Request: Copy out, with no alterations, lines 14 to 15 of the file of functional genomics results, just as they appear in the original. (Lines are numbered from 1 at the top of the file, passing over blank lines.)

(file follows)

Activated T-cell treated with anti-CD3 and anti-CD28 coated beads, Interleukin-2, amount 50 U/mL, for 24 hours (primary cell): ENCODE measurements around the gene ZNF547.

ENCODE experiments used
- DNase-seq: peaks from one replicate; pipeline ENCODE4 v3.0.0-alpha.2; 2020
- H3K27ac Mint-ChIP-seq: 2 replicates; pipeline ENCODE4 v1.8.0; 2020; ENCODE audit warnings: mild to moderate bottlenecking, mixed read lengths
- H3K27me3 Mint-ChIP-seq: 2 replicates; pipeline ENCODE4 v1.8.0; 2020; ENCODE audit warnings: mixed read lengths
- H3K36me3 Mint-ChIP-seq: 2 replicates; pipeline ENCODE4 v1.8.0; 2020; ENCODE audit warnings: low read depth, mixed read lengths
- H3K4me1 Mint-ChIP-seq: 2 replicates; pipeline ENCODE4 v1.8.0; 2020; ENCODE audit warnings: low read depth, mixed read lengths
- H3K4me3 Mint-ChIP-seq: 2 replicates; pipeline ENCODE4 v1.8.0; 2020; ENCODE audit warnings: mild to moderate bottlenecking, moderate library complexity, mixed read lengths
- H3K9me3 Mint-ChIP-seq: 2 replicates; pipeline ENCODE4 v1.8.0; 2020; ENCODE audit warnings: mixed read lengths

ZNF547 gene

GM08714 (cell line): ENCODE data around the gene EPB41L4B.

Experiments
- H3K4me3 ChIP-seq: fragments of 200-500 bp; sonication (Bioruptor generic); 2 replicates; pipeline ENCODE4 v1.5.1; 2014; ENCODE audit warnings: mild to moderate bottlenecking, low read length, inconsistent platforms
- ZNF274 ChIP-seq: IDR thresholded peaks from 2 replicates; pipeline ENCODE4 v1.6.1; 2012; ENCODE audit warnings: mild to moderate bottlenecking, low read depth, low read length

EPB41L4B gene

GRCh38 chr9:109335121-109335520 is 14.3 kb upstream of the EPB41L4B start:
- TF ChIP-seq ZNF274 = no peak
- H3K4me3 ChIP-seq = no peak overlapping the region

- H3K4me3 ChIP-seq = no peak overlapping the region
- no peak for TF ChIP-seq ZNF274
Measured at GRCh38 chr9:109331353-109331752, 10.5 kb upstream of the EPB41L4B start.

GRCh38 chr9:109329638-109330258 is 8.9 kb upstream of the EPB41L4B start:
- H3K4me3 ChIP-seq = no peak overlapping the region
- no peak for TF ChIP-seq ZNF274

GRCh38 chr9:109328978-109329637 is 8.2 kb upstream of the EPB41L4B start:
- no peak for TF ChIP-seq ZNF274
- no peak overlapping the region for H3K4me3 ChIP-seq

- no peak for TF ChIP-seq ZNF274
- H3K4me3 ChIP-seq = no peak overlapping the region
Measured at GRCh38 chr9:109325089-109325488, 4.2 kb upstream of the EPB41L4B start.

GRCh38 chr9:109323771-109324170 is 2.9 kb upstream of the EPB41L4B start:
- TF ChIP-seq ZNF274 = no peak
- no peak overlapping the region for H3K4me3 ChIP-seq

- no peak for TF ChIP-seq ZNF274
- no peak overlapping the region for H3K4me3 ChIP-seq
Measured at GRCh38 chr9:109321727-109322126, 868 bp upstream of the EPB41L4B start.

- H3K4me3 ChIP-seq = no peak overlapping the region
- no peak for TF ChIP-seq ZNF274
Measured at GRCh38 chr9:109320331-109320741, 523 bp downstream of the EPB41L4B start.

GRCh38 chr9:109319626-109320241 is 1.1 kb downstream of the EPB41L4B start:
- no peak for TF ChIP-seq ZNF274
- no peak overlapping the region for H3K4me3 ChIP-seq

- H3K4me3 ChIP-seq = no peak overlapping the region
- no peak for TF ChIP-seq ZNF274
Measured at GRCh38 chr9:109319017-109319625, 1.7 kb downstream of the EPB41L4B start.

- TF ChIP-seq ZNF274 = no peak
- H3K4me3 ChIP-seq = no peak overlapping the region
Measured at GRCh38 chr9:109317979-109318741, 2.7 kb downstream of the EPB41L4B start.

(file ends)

- ZNF274 ChIP-seq: IDR thresholded peaks from 2 replicates; pipeline ENCODE4 v1.6.1; 2012; ENCODE audit warnings: mild to moderate bottlenecking, low read depth, low read length

EPB41L4B gene